Halley Rose Meslin
I like history. I like watching history documentaries, going to museums, and dressing up in historical garb whenever possible. I even liked the academic disciple enough to take it as a higher-level IB subject, write my extended essay in history, and complete a history minor at my university. As much as I like history, I also love being a historian.
“At the time, referring to myself and my classmates as “historians” was a convenient way to differentiate us from the “geographers”, and fuel a playful rivalry between classes.”
It wasn’t until my first year of the Diploma Programme (DP) that I started thinking of myself as a “historian.” I took other subjects, but never assumed the identity of a mathematician, scientist, or literary scholar. At the time, referring to myself and my classmates as “historians” was a convenient way to differentiate us from the “geographers”, and fuel a playful rivalry between classes. Even then, thinking of myself as a historian became a mental badge of honor. Like an IB sorting hat, I could claim the prestigious title simply because I aspired to it.
“Almost like having a sixth sense, calling yourself a historian gives you permission to be endlessly… engaged with how the world was and how it is today.”
I’ve had a slew of eccentrically brilliant history teachers who inspired me to be a historian. Each one introduced history in creative ways. In middle school I constructed an Egyptian obelisk and reenacted a Salem witch trial. In high school I became an expert (or well-informed freshman) on Genghis Khan, debated the United States Constitution, and recited Wilfred Owen poetry at World War One battlefields.
These interactive elements enlivened the subject for me. They also made me more willing to acquiesce to deskbound work like timed essays and source analysis. The most salient points from these exercises turned out to be, “If you are not annotating, you are not reading,” and, “Do not to start every paragraph with ‘Although’.”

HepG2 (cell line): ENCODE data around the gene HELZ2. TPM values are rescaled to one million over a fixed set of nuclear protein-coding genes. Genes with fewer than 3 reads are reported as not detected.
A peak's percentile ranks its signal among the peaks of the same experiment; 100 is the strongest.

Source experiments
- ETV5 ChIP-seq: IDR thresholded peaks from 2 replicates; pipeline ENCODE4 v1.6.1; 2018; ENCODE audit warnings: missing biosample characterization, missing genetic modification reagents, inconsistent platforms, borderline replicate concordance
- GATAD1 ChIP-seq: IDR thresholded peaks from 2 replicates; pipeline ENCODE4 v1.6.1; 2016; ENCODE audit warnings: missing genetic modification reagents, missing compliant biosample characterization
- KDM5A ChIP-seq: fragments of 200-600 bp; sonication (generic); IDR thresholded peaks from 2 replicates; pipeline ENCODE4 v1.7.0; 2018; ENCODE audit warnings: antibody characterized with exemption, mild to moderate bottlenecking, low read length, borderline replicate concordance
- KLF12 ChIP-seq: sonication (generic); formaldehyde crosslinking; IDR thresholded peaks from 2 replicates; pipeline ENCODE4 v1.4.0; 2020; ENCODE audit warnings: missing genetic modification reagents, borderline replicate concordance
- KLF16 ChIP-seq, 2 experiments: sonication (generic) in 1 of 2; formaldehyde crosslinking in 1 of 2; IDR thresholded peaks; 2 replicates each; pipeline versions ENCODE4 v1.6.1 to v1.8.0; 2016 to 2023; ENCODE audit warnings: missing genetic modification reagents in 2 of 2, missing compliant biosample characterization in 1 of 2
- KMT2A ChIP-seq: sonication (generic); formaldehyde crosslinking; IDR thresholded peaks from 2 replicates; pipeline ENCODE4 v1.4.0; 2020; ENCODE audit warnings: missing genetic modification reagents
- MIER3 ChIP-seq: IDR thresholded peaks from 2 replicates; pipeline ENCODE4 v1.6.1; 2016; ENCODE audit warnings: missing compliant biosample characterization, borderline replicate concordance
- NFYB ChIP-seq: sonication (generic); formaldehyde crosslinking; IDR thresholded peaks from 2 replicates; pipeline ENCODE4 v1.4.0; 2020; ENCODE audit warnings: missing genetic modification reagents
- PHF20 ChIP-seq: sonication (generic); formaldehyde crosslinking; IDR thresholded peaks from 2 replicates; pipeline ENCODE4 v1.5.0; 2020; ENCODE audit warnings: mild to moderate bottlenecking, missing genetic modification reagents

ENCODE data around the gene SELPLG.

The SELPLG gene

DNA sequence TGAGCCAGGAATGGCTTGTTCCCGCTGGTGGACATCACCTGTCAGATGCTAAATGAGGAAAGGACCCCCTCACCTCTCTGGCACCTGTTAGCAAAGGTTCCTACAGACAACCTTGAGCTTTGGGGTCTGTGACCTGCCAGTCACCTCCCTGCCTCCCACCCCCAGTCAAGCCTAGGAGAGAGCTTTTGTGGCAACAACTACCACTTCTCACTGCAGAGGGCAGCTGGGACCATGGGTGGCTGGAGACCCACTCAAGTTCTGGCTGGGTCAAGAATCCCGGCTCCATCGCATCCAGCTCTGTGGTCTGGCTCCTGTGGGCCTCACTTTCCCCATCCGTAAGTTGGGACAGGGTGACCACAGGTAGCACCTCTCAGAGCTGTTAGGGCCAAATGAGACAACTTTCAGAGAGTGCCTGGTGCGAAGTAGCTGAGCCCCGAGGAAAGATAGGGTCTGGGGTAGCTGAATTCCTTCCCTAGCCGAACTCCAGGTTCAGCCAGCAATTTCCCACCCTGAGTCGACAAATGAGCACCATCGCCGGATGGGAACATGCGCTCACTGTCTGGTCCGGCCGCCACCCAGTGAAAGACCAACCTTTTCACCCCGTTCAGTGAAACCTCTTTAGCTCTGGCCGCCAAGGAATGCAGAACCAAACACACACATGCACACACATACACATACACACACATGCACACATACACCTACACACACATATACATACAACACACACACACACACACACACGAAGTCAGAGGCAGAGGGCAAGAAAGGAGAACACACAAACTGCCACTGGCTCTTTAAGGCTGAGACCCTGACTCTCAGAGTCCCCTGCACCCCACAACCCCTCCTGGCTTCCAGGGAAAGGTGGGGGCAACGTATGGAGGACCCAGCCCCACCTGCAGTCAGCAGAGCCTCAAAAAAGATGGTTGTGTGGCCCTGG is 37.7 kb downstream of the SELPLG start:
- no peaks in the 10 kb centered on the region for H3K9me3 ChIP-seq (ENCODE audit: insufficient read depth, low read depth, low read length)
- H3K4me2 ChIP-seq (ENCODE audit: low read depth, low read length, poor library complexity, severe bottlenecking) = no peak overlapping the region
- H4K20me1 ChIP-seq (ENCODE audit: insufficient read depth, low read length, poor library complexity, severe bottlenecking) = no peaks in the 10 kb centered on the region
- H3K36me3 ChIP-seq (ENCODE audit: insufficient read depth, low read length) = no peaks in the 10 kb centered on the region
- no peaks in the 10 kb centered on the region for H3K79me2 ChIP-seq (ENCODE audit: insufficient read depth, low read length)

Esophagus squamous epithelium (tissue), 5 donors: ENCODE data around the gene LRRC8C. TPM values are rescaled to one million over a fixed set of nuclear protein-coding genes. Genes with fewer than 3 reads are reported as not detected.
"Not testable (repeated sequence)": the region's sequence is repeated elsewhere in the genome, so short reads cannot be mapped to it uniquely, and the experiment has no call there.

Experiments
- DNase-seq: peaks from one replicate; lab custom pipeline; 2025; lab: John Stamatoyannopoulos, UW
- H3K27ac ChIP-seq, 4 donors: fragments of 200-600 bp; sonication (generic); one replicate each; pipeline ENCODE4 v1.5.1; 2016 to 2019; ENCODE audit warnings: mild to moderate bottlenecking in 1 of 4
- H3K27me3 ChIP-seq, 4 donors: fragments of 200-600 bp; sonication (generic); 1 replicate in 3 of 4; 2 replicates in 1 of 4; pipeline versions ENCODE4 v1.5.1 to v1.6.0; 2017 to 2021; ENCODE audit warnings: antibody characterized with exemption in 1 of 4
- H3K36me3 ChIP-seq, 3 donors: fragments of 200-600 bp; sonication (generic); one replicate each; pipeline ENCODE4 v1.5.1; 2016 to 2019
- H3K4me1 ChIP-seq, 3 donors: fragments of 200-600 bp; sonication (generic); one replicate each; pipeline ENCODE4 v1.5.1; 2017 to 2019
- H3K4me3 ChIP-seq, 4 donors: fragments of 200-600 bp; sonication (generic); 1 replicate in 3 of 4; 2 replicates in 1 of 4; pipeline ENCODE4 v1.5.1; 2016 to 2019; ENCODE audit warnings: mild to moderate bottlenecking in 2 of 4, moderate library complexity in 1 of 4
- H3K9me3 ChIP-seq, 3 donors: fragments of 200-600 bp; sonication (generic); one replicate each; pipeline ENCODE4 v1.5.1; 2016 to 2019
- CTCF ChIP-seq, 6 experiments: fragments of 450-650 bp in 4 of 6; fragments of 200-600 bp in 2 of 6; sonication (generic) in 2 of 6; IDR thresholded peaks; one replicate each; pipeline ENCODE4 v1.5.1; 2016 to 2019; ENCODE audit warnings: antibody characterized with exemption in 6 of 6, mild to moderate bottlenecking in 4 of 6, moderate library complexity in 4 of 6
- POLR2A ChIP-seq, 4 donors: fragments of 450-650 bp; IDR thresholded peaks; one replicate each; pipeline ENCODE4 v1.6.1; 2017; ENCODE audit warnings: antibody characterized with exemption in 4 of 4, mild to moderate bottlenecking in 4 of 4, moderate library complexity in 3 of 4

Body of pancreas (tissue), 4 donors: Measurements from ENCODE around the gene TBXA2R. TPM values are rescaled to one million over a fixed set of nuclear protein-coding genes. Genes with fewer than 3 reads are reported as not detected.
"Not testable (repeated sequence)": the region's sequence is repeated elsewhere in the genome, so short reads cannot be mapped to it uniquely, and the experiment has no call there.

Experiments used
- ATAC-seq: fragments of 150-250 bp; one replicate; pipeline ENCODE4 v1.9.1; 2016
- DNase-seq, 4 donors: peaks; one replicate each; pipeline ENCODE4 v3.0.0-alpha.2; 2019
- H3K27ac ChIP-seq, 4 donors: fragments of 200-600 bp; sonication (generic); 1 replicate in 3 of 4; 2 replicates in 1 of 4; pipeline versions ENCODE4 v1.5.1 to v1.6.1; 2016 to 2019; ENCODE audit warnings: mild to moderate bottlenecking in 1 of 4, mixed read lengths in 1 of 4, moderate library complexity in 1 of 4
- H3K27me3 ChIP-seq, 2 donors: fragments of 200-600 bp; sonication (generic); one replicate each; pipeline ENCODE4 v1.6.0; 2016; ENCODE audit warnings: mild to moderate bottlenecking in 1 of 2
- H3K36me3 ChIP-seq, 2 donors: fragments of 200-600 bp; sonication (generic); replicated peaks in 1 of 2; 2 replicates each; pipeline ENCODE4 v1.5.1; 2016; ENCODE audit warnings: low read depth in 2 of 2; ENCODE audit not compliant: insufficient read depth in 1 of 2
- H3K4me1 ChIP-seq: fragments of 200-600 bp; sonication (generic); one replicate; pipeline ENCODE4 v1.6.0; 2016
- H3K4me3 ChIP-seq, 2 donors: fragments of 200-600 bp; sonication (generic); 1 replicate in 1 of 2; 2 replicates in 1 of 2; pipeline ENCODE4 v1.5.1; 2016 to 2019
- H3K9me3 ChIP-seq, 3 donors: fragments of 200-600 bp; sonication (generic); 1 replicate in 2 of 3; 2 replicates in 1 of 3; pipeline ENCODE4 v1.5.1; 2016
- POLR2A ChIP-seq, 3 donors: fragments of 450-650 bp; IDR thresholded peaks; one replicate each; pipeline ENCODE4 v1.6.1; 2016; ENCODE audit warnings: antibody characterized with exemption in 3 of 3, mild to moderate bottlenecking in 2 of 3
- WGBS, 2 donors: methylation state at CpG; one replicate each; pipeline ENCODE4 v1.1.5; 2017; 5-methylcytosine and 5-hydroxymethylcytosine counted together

Although history is the study of the past, I have always felt a sense of proactive agency as a historian. Almost like having a sixth sense, calling yourself a historian gives you permission to be endlessly curious, critical of, and most importantly engaged with how the world was and how it is today. There is a weight of responsibility and possibility that comes with interpreting the past from a modern perspective. To do so effectively, you must create an in-between space, just big enough for the historian to inhabit.
Being a historian means you know how to use the tools of the trade: critical thinking, understanding different points of view, analyzing trends, and articulating eloquently. I aim to use these tools everyday to strength my skills and become the best historian I can be.
She is beginning her career as the executive assistant to the owner of SHED, a farm-to-table restaurant and events hub in Healdsburg, California. She is a recent graduate of Indiana University, with degrees in French and environmental & sustainability studies.